Langemark German Military Cemetery, Belgium
Langemark cemetery is one of only four First World War German cemeteries in the Flanders region. In the whole of Belgium there are 13 First and Second World War German military cemeteries.
Origins of Langemark Cemetery
The origins of this military cemetery began with a small group of German graves in 1915. Between 1916 and 1918 the burials at Langemark were increased by order of the German military directorate in Ghent. During the war the village was known by the spelling of Langemarck. In later times the “c” in the name was dropped.
From the mid 1920s the private German war graves organization, the Volksbund Deutsche Kriegsgräberfürsorge (VDK) and the newly established Official German Burial Service in Belgium began to renovate German cemeteries in Flanders. At that time this cemetery was named “Langemarck-Nord”. This was done to distinguish the cemetery from the other 15 German burial sites in the Langemark area. The VDK secured private funds in the form of sponsorship from its members and was able to carry out significant work on two cemeteries in Flanders, namely this one at Langemarck-Nord (10,143 war dead) and another further north at Roeselaere called Roselaere-de Ruyter (2,806 war dead).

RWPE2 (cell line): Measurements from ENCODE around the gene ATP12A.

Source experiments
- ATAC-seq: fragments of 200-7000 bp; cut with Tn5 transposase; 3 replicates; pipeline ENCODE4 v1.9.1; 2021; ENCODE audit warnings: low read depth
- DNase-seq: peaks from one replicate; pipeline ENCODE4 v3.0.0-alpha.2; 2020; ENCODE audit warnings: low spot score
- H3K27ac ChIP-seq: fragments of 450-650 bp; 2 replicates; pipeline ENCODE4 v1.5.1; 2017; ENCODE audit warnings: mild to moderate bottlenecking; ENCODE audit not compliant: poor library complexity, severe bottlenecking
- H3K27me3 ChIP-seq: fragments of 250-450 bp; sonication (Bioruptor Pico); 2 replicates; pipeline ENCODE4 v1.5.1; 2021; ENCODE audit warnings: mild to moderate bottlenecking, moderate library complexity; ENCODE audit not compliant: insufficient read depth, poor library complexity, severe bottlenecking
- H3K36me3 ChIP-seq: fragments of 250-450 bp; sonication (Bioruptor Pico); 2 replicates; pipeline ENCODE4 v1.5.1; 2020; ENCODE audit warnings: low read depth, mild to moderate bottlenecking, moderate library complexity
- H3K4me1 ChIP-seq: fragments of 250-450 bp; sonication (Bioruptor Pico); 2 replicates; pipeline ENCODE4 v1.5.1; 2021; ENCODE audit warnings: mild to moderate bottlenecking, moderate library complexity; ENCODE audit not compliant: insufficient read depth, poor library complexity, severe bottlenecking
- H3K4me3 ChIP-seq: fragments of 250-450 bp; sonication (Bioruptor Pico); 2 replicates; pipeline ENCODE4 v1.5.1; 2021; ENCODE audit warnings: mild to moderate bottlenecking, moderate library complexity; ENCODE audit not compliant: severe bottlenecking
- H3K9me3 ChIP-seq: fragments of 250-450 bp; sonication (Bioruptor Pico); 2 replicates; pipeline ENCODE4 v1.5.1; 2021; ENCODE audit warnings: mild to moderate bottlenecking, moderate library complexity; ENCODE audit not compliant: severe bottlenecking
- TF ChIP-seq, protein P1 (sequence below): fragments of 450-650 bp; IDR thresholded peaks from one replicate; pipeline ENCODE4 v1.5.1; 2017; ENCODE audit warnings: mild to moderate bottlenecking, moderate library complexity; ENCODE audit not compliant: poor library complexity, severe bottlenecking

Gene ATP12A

In 1930, with the setting up of a register of German military cemeteries in Flanders, more work was carried out at the cemetery and it was renamed “German Military Cemetery Number 123”.
Oak trees were planted; the oak is the national tree of Germany. The oak trees have grown very tall over the past 80 years and dominate the sombre atmosphere of this cemetery.
The cemetery was officially inaugurated on 10th July 1932.
The cemetery is now called “Langemark” cemetery.
Visit by Adolf Hitler, June 1940
In the Second World War, after the Battle of France in May 1940 the north and west of France and the whole of Belgium were occupied by the German Army. British and French troops had made a fighting withdrawal through this part of Flanders in south-west Belgium to the ports of Dunkirk and Calais, passing through some of the old battlegrounds of the First World War in the Ypres Salient. Some of the British casualties of May 1940 are buried in the Commonwealth War Graves Commission cemeteries side by side with British soldiers who died in this same place defending Belgian soil just over twenty years before them. The towns of Ypres and Poperinge were occupied for the next four years by the Germans until their liberation on 6th September 1944 by the Polish 1st Armoured Division.